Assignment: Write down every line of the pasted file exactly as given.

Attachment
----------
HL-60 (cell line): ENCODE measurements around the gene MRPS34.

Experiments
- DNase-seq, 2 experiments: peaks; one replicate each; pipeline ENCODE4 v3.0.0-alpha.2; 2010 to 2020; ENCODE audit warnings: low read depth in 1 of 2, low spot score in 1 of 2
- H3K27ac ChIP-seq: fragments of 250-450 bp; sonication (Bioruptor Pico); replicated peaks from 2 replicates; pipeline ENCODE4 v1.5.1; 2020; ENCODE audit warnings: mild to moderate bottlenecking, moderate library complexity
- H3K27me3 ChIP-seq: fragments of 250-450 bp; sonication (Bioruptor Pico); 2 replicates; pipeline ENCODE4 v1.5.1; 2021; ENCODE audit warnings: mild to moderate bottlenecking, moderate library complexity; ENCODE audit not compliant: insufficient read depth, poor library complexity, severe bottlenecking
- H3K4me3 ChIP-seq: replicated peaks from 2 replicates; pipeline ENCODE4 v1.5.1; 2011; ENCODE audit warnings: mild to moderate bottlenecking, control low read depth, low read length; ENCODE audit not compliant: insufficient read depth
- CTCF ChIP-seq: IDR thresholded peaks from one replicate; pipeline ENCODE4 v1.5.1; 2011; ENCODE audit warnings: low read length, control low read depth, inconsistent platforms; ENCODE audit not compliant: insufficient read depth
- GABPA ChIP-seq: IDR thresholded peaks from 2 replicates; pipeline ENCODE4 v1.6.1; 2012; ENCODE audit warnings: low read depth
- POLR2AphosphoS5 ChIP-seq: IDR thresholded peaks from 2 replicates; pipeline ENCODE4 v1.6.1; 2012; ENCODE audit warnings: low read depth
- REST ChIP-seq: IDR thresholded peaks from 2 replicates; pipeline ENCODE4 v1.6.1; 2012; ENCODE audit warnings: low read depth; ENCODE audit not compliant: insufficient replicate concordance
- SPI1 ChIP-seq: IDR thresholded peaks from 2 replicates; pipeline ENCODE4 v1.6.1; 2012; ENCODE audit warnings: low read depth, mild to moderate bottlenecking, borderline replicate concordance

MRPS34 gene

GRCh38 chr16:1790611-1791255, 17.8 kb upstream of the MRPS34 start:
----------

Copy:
HL-60 (cell line): ENCODE measurements around the gene MRPS34.

Experiments
- DNase-seq, 2 experiments: peaks; one replicate each; pipeline ENCODE4 v3.0.0-alpha.2; 2010 to 2020; ENCODE audit warnings: low read depth in 1 of 2, low spot score in 1 of 2
- H3K27ac ChIP-seq: fragments of 250-450 bp; sonication (Bioruptor Pico); replicated peaks from 2 replicates; pipeline ENCODE4 v1.5.1; 2020; ENCODE audit warnings: mild to moderate bottlenecking, moderate library complexity
- H3K27me3 ChIP-seq: fragments of 250-450 bp; sonication (Bioruptor Pico); 2 replicates; pipeline ENCODE4 v1.5.1; 2021; ENCODE audit warnings: mild to moderate bottlenecking, moderate library complexity; ENCODE audit not compliant: insufficient read depth, poor library complexity, severe bottlenecking
- H3K4me3 ChIP-seq: replicated peaks from 2 replicates; pipeline ENCODE4 v1.5.1; 2011; ENCODE audit warnings: mild to moderate bottlenecking, control low read depth, low read length; ENCODE audit not compliant: insufficient read depth
- CTCF ChIP-seq: IDR thresholded peaks from one replicate; pipeline ENCODE4 v1.5.1; 2011; ENCODE audit warnings: low read length, control low read depth, inconsistent platforms; ENCODE audit not compliant: insufficient read depth
- GABPA ChIP-seq: IDR thresholded peaks from 2 replicates; pipeline ENCODE4 v1.6.1; 2012; ENCODE audit warnings: low read depth
- POLR2AphosphoS5 ChIP-seq: IDR thresholded peaks from 2 replicates; pipeline ENCODE4 v1.6.1; 2012; ENCODE audit warnings: low read depth
- REST ChIP-seq: IDR thresholded peaks from 2 replicates; pipeline ENCODE4 v1.6.1; 2012; ENCODE audit warnings: low read depth; ENCODE audit not compliant: insufficient replicate concordance
- SPI1 ChIP-seq: IDR thresholded peaks from 2 replicates; pipeline ENCODE4 v1.6.1; 2012; ENCODE audit warnings: low read depth, mild to moderate bottlenecking, borderline replicate concordance

MRPS34 gene

GRCh38 chr16:1790611-1791255, 17.8 kb upstream of the MRPS34 start: